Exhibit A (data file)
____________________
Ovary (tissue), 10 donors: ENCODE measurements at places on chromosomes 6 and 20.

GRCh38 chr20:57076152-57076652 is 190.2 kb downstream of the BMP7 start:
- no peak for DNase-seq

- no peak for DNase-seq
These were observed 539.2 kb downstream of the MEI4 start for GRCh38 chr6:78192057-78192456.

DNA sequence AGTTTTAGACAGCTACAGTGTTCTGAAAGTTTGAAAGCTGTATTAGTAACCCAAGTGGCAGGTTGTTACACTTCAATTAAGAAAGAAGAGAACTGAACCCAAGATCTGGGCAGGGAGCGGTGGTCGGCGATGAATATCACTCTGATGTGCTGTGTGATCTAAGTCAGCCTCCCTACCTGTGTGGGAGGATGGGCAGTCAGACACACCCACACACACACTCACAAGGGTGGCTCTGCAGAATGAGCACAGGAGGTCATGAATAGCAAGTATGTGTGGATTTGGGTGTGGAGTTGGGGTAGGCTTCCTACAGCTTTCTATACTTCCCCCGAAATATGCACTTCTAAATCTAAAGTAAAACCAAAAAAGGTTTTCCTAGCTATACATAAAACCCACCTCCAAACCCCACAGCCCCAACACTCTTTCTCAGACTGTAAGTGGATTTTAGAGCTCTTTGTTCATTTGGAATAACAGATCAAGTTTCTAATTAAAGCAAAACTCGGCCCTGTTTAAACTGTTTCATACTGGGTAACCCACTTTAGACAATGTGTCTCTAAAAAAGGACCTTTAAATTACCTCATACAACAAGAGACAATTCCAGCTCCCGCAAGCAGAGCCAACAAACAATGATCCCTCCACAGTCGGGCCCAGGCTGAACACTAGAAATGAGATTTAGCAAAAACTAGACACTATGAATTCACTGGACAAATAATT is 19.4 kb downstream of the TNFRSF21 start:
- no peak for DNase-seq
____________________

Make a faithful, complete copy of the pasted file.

Ovary (tissue), 10 donors: ENCODE measurements at places on chromosomes 6 and 20.

GRCh38 chr20:57076152-57076652 is 190.2 kb downstream of the BMP7 start:
- no peak for DNase-seq

- no peak for DNase-seq
These were observed 539.2 kb downstream of the MEI4 start for GRCh38 chr6:78192057-78192456.

DNA sequence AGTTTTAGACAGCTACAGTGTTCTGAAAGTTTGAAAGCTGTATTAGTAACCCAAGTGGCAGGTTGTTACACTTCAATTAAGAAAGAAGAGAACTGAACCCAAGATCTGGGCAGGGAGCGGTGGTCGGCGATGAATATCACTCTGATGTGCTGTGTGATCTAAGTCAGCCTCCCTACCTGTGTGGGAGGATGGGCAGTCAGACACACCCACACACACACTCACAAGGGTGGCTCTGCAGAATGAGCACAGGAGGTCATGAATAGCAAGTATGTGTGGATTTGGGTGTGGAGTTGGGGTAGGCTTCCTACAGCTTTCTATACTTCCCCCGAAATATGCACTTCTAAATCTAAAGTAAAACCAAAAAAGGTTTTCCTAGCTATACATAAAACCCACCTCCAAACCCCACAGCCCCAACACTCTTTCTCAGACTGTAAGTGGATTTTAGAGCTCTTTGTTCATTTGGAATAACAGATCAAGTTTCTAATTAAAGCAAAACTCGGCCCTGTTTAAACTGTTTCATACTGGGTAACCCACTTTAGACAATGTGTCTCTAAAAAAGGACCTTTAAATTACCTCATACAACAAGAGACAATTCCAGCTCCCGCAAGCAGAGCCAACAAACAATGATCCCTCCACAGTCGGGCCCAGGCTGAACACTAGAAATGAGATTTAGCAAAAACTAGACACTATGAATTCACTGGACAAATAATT is 19.4 kb downstream of the TNFRSF21 start:
- no peak for DNase-seq